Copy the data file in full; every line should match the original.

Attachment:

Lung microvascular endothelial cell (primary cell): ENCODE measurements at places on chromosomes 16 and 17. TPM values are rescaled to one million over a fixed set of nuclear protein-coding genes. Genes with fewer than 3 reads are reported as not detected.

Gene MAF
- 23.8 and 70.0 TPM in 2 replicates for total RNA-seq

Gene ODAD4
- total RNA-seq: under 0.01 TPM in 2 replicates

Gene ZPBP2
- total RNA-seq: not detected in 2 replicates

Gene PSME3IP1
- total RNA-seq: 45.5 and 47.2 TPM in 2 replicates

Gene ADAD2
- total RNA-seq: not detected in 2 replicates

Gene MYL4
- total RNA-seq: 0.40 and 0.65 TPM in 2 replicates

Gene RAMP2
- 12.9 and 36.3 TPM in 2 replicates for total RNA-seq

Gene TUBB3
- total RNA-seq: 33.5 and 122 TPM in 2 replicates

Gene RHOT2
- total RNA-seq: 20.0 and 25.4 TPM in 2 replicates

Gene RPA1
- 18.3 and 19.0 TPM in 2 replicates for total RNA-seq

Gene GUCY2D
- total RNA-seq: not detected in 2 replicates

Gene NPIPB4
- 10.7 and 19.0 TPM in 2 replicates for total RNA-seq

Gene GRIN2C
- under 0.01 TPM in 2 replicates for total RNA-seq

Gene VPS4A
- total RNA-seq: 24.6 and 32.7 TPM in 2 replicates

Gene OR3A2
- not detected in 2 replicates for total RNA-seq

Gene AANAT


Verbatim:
Lung microvascular endothelial cell (primary cell): ENCODE measurements at places on chromosomes 16 and 17. TPM values are rescaled to one million over a fixed set of nuclear protein-coding genes. Genes with fewer than 3 reads are reported as not detected.

Gene MAF
- 23.8 and 70.0 TPM in 2 replicates for total RNA-seq

Gene ODAD4
- total RNA-seq: under 0.01 TPM in 2 replicates

Gene ZPBP2
- total RNA-seq: not detected in 2 replicates

Gene PSME3IP1
- total RNA-seq: 45.5 and 47.2 TPM in 2 replicates

Gene ADAD2
- total RNA-seq: not detected in 2 replicates

Gene MYL4
- total RNA-seq: 0.40 and 0.65 TPM in 2 replicates

Gene RAMP2
- 12.9 and 36.3 TPM in 2 replicates for total RNA-seq

Gene TUBB3
- total RNA-seq: 33.5 and 122 TPM in 2 replicates

Gene RHOT2
- total RNA-seq: 20.0 and 25.4 TPM in 2 replicates

Gene RPA1
- 18.3 and 19.0 TPM in 2 replicates for total RNA-seq

Gene GUCY2D
- total RNA-seq: not detected in 2 replicates

Gene NPIPB4
- 10.7 and 19.0 TPM in 2 replicates for total RNA-seq

Gene GRIN2C
- under 0.01 TPM in 2 replicates for total RNA-seq

Gene VPS4A
- total RNA-seq: 24.6 and 32.7 TPM in 2 replicates

Gene OR3A2
- not detected in 2 replicates for total RNA-seq

Gene AANAT